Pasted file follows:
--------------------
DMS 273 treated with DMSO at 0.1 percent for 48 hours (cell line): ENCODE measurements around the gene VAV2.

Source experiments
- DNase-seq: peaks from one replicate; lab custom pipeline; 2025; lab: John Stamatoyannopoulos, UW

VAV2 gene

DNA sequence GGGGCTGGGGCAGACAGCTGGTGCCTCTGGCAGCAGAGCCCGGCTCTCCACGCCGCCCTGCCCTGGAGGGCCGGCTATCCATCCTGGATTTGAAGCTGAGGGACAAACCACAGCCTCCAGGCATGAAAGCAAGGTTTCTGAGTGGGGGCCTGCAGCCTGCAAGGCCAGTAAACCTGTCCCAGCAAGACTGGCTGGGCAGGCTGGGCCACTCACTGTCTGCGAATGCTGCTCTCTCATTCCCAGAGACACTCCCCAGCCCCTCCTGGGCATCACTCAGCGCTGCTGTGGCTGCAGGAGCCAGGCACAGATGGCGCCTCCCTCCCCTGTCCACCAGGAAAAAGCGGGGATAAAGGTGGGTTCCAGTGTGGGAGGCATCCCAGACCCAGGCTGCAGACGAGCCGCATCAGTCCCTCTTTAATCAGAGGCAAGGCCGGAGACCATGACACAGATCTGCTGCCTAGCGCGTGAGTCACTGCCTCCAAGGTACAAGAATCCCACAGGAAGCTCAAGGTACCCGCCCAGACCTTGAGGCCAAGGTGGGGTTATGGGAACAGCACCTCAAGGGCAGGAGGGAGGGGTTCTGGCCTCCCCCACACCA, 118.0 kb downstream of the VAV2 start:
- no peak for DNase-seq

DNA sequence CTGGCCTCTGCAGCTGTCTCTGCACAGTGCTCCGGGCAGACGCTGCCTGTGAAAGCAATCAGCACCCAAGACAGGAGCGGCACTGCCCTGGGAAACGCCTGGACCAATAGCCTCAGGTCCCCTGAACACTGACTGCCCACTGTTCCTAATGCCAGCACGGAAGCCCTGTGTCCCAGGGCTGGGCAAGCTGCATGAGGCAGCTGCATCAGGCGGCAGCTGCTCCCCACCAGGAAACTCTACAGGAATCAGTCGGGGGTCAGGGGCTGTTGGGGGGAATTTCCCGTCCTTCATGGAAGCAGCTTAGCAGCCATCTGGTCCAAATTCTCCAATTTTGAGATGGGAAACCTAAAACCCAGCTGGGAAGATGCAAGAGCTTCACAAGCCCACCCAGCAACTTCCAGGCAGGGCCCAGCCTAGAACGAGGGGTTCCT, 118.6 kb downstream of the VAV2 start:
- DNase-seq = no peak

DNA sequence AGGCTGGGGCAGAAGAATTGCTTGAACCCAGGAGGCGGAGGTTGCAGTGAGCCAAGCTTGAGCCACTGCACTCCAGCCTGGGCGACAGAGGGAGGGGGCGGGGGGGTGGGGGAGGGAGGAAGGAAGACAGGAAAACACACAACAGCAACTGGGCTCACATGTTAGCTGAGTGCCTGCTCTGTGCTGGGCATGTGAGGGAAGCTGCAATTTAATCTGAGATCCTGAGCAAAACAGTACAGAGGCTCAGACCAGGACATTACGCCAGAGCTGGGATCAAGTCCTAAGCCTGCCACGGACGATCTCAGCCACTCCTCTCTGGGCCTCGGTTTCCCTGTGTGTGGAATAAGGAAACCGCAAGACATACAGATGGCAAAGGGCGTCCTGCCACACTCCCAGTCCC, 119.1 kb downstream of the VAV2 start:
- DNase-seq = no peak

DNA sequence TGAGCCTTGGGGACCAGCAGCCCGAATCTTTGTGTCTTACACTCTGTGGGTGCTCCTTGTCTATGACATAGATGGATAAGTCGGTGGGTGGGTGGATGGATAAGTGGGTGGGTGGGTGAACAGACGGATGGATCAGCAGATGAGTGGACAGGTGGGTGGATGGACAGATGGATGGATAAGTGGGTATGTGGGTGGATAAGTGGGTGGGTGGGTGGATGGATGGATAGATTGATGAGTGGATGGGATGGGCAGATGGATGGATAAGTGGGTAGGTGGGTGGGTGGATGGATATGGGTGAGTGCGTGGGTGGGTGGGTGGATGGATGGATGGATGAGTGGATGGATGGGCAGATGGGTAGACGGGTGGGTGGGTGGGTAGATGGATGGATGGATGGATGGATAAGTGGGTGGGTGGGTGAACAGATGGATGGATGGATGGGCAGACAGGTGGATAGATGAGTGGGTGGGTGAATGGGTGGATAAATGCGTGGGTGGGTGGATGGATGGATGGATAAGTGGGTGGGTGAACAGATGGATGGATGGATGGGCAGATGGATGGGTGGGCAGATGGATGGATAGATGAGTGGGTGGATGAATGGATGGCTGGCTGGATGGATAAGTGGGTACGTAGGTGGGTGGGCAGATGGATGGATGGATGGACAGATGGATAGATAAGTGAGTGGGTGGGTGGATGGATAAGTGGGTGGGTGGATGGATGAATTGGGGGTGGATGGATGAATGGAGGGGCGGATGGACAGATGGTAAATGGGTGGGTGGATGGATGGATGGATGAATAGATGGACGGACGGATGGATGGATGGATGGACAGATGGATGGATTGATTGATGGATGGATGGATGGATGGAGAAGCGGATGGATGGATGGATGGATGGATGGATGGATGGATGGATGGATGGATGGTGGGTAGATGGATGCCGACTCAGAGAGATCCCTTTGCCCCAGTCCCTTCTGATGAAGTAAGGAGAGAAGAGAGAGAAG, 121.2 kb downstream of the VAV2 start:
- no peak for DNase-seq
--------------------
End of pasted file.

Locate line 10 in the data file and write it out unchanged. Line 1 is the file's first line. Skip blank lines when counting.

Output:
- DNase-seq = no peak